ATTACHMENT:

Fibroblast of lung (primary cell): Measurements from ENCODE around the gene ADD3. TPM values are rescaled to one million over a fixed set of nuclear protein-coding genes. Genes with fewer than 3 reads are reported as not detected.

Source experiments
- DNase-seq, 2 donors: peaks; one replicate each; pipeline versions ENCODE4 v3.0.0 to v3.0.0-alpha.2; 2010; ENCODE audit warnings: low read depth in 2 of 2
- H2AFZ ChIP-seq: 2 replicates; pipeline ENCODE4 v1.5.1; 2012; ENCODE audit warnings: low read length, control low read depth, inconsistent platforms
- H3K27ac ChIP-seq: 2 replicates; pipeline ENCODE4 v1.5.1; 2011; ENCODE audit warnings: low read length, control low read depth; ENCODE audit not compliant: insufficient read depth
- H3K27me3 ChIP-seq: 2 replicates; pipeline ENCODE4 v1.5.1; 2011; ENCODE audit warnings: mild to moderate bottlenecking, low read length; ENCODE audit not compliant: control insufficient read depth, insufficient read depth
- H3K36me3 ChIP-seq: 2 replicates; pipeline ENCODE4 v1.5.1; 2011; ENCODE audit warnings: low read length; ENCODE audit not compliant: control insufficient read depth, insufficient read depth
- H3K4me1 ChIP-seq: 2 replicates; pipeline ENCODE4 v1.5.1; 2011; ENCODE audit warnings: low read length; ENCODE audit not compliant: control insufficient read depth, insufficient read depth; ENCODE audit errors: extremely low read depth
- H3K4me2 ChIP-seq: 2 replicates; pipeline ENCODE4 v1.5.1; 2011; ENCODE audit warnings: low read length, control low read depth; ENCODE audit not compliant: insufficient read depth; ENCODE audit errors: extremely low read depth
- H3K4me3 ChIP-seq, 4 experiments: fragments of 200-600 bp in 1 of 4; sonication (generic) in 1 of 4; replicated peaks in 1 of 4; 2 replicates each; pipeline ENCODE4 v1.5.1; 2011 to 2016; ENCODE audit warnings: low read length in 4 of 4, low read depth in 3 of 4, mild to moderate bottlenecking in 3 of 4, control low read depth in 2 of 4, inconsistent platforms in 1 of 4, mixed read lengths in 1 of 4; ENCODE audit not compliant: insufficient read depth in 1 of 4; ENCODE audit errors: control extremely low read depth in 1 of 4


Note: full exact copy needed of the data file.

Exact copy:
Fibroblast of lung (primary cell): Measurements from ENCODE around the gene ADD3. TPM values are rescaled to one million over a fixed set of nuclear protein-coding genes. Genes with fewer than 3 reads are reported as not detected.

Source experiments
- DNase-seq, 2 donors: peaks; one replicate each; pipeline versions ENCODE4 v3.0.0 to v3.0.0-alpha.2; 2010; ENCODE audit warnings: low read depth in 2 of 2
- H2AFZ ChIP-seq: 2 replicates; pipeline ENCODE4 v1.5.1; 2012; ENCODE audit warnings: low read length, control low read depth, inconsistent platforms
- H3K27ac ChIP-seq: 2 replicates; pipeline ENCODE4 v1.5.1; 2011; ENCODE audit warnings: low read length, control low read depth; ENCODE audit not compliant: insufficient read depth
- H3K27me3 ChIP-seq: 2 replicates; pipeline ENCODE4 v1.5.1; 2011; ENCODE audit warnings: mild to moderate bottlenecking, low read length; ENCODE audit not compliant: control insufficient read depth, insufficient read depth
- H3K36me3 ChIP-seq: 2 replicates; pipeline ENCODE4 v1.5.1; 2011; ENCODE audit warnings: low read length; ENCODE audit not compliant: control insufficient read depth, insufficient read depth
- H3K4me1 ChIP-seq: 2 replicates; pipeline ENCODE4 v1.5.1; 2011; ENCODE audit warnings: low read length; ENCODE audit not compliant: control insufficient read depth, insufficient read depth; ENCODE audit errors: extremely low read depth
- H3K4me2 ChIP-seq: 2 replicates; pipeline ENCODE4 v1.5.1; 2011; ENCODE audit warnings: low read length, control low read depth; ENCODE audit not compliant: insufficient read depth; ENCODE audit errors: extremely low read depth
- H3K4me3 ChIP-seq, 4 experiments: fragments of 200-600 bp in 1 of 4; sonication (generic) in 1 of 4; replicated peaks in 1 of 4; 2 replicates each; pipeline ENCODE4 v1.5.1; 2011 to 2016; ENCODE audit warnings: low read length in 4 of 4, low read depth in 3 of 4, mild to moderate bottlenecking in 3 of 4, control low read depth in 2 of 4, inconsistent platforms in 1 of 4, mixed read lengths in 1 of 4; ENCODE audit not compliant: insufficient read depth in 1 of 4; ENCODE audit errors: control extremely low read depth in 1 of 4